'Jack' flops despite slaying North America rivals
Big-budget action-adventure "Jack the Giant Slayer" slayed its rivals in its debut weekend to top the North American box office -- but was branded a major flop by industry analysts.
"Jack", which stars Nicholas Hoult as a young farmhand battling giants to save a princess, raked in $27.2 million in its first three days of release -- well below what would constitute success, given its budget.
"The mediocre ... debut is disastrous," Jeff Bock, analyst at data tracking agency Exhibitor Relations, told AFP, comparing it to major box office busts like "John Carter" and "Battleship".
"This is a surprise considering the talent both in front of and behind the camera," he said, adding that studio Warner's will have to rely on non-US markets to save the film, which cost nearly $200 million to make.
Critically-panned sci-fi fantasy film "John Carter" lost some $200 million, triggering the resignation of Walt Disney Studios chairman Rich Ross last year, while "Battleship" also lost tens of millions of dollars.
In "Jack", director Bryan Singer, of "X-Men" fame, melds elements of both "Jack and the Beanstalk" and "Jack and the Giant Killer", British fairytales which have already been made into films several times each.
Rising British star Hoult, who plays the title character, talked up its prospects in an interview with AFP before its disappointing opening weekend. "I thought it was a very clever take on the original fairytale.
"I like the epic scale, the action-adventure element. And then Bryan Singer directing, I think he's very talented, he's a great storyteller, he knows how to construct stories and capture an audience," said Hoult.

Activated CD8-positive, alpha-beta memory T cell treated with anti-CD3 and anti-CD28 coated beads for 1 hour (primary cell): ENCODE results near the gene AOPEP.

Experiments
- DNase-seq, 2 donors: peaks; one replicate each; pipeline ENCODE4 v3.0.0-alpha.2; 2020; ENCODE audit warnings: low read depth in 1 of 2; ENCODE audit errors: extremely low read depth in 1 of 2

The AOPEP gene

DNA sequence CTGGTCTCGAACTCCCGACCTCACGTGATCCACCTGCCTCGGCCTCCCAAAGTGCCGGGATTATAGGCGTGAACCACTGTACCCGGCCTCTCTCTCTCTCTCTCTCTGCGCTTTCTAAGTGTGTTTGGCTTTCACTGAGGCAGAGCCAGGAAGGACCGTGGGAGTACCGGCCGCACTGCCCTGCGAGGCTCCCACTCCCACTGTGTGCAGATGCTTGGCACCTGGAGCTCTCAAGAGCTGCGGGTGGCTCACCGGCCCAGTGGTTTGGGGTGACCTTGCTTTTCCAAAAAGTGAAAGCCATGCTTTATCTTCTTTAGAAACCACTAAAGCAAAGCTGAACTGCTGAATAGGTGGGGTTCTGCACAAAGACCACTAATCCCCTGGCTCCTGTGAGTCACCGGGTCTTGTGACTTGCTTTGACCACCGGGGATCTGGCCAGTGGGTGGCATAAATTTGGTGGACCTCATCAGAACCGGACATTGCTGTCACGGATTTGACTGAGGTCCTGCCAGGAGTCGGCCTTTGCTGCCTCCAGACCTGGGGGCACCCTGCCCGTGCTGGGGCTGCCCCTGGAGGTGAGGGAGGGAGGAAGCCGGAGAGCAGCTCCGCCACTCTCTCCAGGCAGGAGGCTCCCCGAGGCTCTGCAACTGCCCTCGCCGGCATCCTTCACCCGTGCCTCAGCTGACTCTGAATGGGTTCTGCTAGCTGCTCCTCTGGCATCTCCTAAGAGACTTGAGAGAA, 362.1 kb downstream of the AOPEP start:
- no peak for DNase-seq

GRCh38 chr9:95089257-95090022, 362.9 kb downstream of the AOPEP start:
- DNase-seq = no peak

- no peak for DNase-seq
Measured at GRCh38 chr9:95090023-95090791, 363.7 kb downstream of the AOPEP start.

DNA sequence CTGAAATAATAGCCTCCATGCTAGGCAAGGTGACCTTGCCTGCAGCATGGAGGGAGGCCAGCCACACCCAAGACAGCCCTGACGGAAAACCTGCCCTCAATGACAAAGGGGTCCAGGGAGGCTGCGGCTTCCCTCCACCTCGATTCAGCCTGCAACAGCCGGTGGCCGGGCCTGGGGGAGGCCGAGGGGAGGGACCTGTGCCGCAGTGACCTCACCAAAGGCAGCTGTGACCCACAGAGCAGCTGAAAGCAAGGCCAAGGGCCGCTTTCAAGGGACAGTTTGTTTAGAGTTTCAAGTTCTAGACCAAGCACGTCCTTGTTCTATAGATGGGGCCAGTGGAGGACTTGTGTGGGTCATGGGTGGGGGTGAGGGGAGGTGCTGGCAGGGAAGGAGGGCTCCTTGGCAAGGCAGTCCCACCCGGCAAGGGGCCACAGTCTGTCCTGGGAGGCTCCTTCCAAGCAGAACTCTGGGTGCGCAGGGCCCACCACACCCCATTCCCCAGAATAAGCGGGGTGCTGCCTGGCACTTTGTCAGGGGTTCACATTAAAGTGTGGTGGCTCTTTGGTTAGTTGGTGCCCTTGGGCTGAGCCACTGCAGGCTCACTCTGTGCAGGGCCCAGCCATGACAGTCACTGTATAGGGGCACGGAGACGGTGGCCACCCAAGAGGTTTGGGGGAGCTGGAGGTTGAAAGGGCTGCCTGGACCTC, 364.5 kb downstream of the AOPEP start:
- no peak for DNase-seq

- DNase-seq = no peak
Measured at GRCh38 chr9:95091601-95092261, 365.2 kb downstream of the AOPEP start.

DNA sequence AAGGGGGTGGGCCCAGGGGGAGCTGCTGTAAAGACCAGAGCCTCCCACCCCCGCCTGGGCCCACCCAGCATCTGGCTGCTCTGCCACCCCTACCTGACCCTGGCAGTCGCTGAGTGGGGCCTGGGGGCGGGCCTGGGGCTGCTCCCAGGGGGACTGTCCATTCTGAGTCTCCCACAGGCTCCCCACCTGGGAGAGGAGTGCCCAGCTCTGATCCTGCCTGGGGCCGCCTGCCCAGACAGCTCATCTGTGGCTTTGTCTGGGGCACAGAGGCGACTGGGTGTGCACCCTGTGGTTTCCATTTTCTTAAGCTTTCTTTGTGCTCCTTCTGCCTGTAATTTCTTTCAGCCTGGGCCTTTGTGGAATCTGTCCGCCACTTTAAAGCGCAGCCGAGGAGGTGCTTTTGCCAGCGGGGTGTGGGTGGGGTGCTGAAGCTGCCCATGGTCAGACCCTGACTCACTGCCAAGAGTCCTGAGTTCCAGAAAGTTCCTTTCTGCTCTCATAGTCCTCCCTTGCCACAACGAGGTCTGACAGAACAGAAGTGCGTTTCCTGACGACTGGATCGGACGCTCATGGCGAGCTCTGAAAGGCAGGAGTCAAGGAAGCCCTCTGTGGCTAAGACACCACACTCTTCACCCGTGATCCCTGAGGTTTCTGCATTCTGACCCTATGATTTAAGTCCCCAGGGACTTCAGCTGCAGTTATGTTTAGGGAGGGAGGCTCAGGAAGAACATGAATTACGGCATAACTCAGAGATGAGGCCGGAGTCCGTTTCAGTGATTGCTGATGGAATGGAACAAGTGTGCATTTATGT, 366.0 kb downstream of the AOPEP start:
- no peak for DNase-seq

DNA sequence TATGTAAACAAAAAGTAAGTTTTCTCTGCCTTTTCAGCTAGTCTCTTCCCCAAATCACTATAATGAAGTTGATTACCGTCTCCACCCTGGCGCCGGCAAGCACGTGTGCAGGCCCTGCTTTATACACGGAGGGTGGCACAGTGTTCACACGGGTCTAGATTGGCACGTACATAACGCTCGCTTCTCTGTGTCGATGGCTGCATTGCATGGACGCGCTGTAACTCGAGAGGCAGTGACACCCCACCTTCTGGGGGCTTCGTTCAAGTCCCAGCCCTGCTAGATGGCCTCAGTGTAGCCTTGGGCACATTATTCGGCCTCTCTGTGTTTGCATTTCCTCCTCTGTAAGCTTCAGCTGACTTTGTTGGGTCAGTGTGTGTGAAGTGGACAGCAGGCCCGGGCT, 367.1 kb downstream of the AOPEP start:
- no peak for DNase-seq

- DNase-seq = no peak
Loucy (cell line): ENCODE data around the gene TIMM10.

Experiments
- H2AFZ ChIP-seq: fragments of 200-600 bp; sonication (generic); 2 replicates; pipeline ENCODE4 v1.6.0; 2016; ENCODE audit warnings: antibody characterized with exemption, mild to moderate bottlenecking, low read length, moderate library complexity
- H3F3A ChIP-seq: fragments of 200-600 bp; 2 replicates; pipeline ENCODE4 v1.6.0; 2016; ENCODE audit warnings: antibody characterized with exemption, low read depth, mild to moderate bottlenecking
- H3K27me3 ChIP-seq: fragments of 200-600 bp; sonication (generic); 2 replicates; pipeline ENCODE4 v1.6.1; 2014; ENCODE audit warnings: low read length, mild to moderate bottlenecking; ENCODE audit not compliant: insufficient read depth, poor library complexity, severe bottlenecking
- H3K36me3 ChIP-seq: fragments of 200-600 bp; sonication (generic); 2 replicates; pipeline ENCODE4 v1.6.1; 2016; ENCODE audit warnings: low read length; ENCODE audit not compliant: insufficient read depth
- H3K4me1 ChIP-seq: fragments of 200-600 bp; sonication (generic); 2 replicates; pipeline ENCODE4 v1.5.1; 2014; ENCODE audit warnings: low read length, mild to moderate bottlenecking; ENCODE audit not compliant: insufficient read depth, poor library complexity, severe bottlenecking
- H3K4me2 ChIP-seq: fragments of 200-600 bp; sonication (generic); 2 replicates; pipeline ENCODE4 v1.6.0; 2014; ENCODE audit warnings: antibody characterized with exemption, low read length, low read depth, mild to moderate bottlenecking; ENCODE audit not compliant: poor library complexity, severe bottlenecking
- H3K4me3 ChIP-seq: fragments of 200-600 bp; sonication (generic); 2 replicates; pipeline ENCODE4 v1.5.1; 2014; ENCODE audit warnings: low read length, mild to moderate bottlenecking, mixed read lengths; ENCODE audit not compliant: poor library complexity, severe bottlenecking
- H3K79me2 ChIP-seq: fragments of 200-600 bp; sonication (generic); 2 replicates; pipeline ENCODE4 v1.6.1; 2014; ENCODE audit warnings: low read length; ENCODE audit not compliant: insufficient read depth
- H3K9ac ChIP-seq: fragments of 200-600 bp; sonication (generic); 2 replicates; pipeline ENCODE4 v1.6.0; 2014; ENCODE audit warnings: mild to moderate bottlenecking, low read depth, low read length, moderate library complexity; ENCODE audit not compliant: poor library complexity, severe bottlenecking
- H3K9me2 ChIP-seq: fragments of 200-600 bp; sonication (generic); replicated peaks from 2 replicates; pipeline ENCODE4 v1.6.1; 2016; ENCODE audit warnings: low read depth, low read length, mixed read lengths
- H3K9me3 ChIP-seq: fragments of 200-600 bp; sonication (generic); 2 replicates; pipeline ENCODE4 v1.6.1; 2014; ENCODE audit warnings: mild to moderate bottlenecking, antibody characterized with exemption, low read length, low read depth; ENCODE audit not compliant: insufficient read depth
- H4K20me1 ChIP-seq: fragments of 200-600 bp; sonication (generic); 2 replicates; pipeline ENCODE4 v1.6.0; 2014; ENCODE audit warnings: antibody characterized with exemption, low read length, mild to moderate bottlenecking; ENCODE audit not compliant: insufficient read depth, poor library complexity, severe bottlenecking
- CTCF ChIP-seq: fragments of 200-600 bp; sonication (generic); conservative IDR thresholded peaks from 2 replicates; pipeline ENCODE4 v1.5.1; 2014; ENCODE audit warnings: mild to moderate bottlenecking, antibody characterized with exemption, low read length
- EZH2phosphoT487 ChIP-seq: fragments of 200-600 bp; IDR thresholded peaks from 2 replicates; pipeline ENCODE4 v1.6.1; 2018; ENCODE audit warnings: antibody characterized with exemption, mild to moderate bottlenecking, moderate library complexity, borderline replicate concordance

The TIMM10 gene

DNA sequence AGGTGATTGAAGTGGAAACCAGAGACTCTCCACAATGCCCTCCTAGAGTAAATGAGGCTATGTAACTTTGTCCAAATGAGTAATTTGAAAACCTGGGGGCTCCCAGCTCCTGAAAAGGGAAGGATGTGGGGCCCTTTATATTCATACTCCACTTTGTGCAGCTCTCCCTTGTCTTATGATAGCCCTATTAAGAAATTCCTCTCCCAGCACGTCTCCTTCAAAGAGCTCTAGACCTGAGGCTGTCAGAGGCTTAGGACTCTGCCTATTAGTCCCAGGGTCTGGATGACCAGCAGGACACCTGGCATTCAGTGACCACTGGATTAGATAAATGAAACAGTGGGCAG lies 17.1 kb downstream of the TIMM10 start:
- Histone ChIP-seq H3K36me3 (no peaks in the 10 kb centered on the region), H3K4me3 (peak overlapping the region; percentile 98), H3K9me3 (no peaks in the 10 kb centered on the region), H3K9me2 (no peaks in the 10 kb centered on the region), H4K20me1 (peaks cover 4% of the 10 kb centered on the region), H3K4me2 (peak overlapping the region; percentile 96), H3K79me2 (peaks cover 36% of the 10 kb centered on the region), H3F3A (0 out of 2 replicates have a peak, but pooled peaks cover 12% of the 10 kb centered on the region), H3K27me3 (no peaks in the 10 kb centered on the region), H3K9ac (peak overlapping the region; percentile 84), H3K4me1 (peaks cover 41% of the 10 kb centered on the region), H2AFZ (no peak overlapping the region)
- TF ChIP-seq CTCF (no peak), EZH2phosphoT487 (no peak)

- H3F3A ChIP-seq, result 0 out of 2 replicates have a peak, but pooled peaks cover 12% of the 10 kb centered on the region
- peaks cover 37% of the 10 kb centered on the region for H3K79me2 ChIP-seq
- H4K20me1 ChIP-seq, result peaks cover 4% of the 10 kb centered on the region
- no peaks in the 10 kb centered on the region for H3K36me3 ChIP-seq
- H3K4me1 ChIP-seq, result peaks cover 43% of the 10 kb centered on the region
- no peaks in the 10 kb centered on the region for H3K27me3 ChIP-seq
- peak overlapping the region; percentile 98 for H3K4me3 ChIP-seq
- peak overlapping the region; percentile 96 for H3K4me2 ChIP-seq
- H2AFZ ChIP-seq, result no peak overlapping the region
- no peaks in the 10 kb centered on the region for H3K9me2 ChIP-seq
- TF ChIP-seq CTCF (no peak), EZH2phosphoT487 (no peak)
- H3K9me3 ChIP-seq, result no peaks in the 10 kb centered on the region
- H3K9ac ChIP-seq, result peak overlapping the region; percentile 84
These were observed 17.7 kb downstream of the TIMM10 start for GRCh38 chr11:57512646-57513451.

He added: "This cast has some of the cream of the crop of UK talents, Bill Nighy, Ewan McGregor, Stanley Tucci, Eddie Marsan, it's like a list of actors I really look up to and have them on set, very relaxed and enjoyable.
"It was really fun," added Hoult, who previously starred in "About a Boy" (2002) and "X-Men: First Class" (2011), on which Singer produced.
But Bock said prospects for the film were all the more gloomy given that it came out only a week before Disney's "Oz: The Great and Powerful" hits theatres.
"Disney's prequel is widely expected to whip up over $70 million -- a veritable box office storm -- leaving all other films in the dust," said Bock.
"Warner's will now have to rely on international markets to save (the film) ... but that will be an uphill battle too, as 'Oz' will likely whisk away audiences worldwide," he added.
Despite the flop, "Jack" unseated comedy "Identity Thief" starring Melissa McCarthy and Jason Bateman, which dropped back to second place with $9.7 million in weekend box office receipts.
Debuting in third place was comedy "21 & Over", about a medical student who goes out partying with his buddies for his 21st birthday on the eve of a major med school exam. The film took in $8.8 million from Friday to Sunday.
In fourth place was action film "Snitch" starring Dwayne "The Rock" Johnson, which dropped from second place with $7.8 million.
Horror sequel "The Last Exorcism Part II" came in fifth with $7.7 million in its opening weekend, followed by animated kids movie "Escape from Planet Earth", in sixth with $6.6 million.
Romantic drama "Safe Haven", the latest adaptation of a Nicholas Sparks novel, was in seventh place at $6.3 million.
"Silver Linings Playbook", whose star Jennifer Lawrence took home the Oscar for best actress, finished in eighth place with $5.7 million.
"A Good Day to Die Hard", the latest "Die Hard" action film with Bruce Willis reprising his role as supercop John McClane, finished in ninth place despite less-than-flattering reviews with $4.6 million.
Rounding out the top 10 was science fiction horror movie "Dark Skies" with $3.5 million.